He added that: “Human beings have the responsible for self-preservation of their life and limbs and by extension, private properties and investments.

“As to the legality and illegality of armed guards on merchant vessels in Nigeria, the debate should no longer be focused on whether armed guards should be employed. Rather, how they can effectively, legally and safely be engaged with emphasis on accreditation and accountability.

“In this regard, the United Kingdom, and Norway have provided regulations on the use of private guards onboard. The International Chamber of Shipping (ICS), has also announced its change of stance on armed guards.”

According to him, it could be necessary to amend the relevant laws in the long term, adding that there was a need for stakeholders to develop a strategy within the scope of power of the Nigerian Maritime Administration and Safety Agency (NIMASA), in collaboration with other sister agencies.

The Lagos State Commissioner for Transportation, Ladi Lawanson, sued for massive financing in the sector, especially in the face of emerging innovations and advances in technology.

Lawanson, who was represented by his Technical Assistant, Mrs Olufadeke Immanuel, said shortage of maritime infrastructure in Nigeria has largely reduced the nation’s ability to harness the full potential inherent in the industry.

“In order to leverage the inherent wealth of the maritime sector, it behoves on us as government and people, to commit our resources towards the development of requisite supporting infrastructure for the sector.

The Consul-General of France, Laurent Polonceaux, noted that Nigeria was surrounded by French-speaking neighbours as well as being the largest trading partner of France in West Africa.Polonceaux said the business interest of both countries pervaded all segments of economy value chain ranging from oil and gas, food and nutrition, pharmaceuticals, security, transportation, to logistics and Africa food production.

The Founder, Lagos International Maritime Week, Mrs Oritsematosan Edodo-Emore, said this year’s conference, themed “Developing Maritime Infrastructure in Africa,” argued that Africa’s development should define the vision for the industry by seeking international cooperation to actualise it.

According to her, Nigeria should take advantage of the global shortage of skilled maritime manpower by developing maritime education and training institutions, to produce skilled manpower for continental and global markets.

Source: The Guardian

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Human Rights and Wrongs

Dr. Sofia Galani, Lecturer in Law at the University of Bristol and a Non-Executive Board of Advisors member of Human Rights at Sea gave a short interview on piracy to the Navigate Response, a global crisis communications network specializing in the international shipping, port and offshore industries:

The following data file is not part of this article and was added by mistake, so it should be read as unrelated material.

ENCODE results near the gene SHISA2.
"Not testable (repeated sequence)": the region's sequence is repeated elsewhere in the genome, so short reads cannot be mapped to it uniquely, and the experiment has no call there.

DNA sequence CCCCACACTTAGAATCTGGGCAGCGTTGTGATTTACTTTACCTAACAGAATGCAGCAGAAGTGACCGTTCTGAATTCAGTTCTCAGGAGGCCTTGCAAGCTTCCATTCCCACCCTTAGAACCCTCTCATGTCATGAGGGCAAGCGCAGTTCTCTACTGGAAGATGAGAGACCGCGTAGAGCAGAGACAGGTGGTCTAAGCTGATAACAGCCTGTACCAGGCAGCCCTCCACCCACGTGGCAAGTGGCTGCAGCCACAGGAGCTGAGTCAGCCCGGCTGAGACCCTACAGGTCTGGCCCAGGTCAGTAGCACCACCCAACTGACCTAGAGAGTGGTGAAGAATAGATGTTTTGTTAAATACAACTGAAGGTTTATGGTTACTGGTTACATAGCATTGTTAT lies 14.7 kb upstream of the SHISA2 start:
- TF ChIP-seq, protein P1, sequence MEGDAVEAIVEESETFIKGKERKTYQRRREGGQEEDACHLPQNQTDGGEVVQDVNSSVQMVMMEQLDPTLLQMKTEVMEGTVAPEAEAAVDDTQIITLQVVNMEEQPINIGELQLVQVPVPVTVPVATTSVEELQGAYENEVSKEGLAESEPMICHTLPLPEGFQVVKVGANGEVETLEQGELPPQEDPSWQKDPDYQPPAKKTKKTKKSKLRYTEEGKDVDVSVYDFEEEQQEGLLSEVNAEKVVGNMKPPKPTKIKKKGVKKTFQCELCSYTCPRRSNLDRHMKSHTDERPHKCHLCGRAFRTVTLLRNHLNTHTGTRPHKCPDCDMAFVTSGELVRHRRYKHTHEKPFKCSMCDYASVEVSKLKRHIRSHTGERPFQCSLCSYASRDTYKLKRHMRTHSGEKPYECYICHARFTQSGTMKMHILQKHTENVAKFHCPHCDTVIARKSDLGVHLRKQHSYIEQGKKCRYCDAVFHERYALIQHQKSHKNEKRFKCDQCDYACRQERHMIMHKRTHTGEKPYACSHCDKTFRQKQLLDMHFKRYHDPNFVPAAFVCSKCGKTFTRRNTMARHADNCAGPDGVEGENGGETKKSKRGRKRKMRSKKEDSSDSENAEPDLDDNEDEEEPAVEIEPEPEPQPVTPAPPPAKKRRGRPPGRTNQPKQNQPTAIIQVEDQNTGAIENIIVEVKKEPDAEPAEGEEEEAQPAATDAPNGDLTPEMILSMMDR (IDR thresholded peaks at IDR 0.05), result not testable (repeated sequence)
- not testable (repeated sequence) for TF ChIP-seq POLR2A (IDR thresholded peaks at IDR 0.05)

How have attitudes to human rights at sea changed over time regarding piracy?

Piracy and counter-piracy responses have had a tremendous impact on human rights both for those suspected of piracy and for seafarers. Maritime enforcement operations and the subsequent prosecutions and trials alerted the international community to the human rights abuses suspects of piracy might face.

Although it took more time for the human rights of seafarers attacked or kidnapped by pirates to attract attention, the human cost of piracy is now an important part of the human rights at sea debate. The hundreds of thousands of refugees and migrants fleeing their countries on board unseaworthy boats and the increasing reports of slavery and abuses of seafarers and fishermen have also played a significant role in our current understanding of human rights at sea …It is high time that human rights at sea were effectively recognized and protected.

Regarding piracy, how are human rights affected between regions?

Different piracy models and bespoke counter-piracy mechanisms might affect human rights at sea differently in the various regions. The regional or international character of counter-piracy operations, for example, have a different impact on the human rights of piracy suspects. While the rights to life, liberty, fair trial and freedom from torture of all piracy suspects can be interfered with, Somalis have been at a more disadvantaged position. Somalis are often transferred to third states, where they have no ties, to be tried and prosecuted. They often have no contact with their families or face inconsistent punishments depending on domestic law.

To address these gaps, flag states, coastal states and the shipping industry have to work together towards improving the human and labor standards on board vessels as well as making available reporting mechanisms and remedies for victims of human rights violations at sea.